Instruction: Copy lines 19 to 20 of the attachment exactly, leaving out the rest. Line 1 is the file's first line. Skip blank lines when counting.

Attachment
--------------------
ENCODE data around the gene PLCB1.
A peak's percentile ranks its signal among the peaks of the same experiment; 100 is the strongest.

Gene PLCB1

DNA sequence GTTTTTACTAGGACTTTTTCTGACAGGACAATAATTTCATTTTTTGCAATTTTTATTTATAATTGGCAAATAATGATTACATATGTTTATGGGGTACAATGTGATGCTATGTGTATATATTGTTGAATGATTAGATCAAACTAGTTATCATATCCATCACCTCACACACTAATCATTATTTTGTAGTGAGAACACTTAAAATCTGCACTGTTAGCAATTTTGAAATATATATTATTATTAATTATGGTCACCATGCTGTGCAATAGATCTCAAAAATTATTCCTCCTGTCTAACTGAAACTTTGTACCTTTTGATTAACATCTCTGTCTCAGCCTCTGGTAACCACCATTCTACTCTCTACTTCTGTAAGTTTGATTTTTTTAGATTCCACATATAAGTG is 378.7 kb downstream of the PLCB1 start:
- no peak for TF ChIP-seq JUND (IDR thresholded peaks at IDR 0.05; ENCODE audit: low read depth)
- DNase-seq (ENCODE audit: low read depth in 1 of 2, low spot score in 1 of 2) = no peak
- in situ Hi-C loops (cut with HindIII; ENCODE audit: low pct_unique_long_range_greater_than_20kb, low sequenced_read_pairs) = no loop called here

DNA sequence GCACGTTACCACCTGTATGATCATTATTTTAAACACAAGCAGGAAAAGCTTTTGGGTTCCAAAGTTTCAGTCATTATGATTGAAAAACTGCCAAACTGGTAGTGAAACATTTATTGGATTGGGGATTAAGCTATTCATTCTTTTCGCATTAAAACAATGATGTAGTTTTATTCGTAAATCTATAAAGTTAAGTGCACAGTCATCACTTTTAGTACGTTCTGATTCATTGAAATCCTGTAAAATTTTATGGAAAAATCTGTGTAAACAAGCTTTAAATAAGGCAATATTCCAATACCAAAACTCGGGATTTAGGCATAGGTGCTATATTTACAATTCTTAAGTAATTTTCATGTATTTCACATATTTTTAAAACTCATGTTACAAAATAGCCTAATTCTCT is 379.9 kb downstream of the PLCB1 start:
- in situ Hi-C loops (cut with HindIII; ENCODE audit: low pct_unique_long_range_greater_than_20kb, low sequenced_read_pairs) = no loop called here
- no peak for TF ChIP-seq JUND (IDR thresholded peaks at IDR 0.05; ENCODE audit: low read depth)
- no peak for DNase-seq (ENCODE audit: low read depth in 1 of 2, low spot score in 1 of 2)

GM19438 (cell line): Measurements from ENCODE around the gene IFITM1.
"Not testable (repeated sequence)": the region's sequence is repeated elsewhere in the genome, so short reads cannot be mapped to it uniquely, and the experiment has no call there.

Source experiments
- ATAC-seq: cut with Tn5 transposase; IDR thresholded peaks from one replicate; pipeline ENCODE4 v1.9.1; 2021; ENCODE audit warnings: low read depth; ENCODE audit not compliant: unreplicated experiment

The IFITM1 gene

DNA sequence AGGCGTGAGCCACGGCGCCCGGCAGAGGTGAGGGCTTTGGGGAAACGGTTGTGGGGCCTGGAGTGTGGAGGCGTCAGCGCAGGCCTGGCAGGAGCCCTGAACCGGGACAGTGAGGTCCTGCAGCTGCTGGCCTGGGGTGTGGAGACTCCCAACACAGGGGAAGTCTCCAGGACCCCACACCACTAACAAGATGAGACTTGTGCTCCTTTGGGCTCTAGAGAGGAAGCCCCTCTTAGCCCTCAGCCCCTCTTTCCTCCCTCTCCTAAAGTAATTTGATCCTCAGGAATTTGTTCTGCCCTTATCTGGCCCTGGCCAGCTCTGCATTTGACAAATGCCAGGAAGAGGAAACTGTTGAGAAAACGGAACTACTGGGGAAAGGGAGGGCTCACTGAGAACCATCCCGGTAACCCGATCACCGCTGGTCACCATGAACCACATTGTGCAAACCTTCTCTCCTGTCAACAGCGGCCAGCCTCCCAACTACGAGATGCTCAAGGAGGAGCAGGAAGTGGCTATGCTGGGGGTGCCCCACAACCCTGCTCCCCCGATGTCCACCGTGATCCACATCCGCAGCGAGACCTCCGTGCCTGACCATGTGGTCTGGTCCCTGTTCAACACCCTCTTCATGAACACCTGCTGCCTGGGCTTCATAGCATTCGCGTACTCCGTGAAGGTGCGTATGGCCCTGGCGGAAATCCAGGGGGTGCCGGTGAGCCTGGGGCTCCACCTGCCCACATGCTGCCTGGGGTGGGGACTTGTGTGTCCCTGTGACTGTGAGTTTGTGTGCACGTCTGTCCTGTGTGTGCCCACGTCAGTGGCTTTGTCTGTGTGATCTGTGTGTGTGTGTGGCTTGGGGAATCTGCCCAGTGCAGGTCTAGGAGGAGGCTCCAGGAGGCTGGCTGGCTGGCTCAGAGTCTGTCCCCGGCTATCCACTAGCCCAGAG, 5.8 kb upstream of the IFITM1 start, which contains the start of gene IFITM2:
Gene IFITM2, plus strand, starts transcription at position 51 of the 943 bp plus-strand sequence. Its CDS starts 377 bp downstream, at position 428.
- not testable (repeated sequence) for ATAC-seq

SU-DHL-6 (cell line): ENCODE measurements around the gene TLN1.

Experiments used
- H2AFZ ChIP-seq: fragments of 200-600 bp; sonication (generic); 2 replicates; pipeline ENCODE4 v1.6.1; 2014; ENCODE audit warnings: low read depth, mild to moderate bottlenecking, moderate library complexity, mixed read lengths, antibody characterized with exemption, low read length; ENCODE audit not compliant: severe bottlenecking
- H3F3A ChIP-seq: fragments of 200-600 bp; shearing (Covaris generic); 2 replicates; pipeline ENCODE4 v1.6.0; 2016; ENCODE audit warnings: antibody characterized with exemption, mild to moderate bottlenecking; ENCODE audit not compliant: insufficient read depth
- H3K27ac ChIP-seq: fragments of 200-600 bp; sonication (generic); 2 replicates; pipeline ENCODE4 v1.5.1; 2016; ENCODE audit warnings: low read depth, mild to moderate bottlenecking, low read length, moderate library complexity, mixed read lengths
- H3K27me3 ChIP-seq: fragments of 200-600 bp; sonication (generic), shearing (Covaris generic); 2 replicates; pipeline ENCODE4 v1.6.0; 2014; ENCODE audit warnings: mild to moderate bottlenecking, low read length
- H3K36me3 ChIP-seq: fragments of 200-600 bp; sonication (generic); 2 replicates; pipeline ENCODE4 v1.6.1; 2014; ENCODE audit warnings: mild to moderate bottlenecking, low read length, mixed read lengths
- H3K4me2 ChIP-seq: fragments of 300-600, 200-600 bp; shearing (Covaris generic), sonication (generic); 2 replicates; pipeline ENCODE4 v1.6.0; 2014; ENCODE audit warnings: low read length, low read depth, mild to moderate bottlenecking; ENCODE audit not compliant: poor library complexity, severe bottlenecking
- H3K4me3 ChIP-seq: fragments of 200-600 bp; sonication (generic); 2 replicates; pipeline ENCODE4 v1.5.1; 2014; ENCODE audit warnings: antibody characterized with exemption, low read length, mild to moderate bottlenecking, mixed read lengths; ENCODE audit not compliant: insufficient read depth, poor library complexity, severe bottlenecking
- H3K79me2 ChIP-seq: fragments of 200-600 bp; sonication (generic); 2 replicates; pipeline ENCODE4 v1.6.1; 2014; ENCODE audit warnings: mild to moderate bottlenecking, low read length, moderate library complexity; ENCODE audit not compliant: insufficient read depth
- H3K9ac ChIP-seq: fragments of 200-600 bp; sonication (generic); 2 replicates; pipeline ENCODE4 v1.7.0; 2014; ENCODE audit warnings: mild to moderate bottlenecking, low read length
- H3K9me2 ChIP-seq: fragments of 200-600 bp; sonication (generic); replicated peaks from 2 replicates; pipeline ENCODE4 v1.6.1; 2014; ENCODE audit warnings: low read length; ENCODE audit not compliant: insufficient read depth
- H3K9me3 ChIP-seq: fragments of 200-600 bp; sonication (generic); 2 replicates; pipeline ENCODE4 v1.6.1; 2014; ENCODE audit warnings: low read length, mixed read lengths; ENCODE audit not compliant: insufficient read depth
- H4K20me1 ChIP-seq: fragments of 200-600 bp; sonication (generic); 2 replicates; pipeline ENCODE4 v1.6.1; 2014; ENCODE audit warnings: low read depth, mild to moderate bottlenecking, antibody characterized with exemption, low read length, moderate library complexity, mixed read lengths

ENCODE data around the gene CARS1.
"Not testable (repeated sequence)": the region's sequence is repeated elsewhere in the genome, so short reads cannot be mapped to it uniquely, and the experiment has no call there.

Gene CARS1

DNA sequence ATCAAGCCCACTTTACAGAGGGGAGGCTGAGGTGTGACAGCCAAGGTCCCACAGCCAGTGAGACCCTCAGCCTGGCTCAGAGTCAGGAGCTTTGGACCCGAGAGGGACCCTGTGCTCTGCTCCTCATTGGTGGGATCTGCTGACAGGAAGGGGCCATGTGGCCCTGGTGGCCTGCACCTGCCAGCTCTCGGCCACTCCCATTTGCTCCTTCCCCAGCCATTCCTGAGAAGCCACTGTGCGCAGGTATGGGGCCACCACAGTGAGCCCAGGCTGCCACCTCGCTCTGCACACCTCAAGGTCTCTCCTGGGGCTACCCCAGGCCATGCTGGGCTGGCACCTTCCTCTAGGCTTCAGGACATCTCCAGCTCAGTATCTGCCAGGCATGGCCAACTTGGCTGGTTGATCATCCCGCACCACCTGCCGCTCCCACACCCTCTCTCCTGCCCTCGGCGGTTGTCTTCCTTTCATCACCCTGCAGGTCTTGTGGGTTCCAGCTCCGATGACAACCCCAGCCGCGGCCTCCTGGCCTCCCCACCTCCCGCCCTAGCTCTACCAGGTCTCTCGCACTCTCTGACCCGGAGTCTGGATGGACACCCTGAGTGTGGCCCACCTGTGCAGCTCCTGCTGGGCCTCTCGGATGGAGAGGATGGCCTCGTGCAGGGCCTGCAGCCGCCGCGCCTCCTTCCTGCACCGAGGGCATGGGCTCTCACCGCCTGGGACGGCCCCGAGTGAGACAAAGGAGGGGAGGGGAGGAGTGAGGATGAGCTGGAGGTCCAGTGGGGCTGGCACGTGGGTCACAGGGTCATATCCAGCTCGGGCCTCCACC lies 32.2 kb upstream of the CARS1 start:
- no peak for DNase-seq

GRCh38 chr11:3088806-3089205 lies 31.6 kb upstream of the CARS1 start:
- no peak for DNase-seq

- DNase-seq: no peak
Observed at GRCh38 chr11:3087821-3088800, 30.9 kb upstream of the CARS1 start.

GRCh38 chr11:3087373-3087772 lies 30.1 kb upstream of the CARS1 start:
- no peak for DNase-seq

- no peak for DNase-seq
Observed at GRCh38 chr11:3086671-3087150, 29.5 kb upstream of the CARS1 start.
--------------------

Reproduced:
- not testable (repeated sequence) for ATAC-seq

SU-DHL-6 (cell line): ENCODE measurements around the gene TLN1.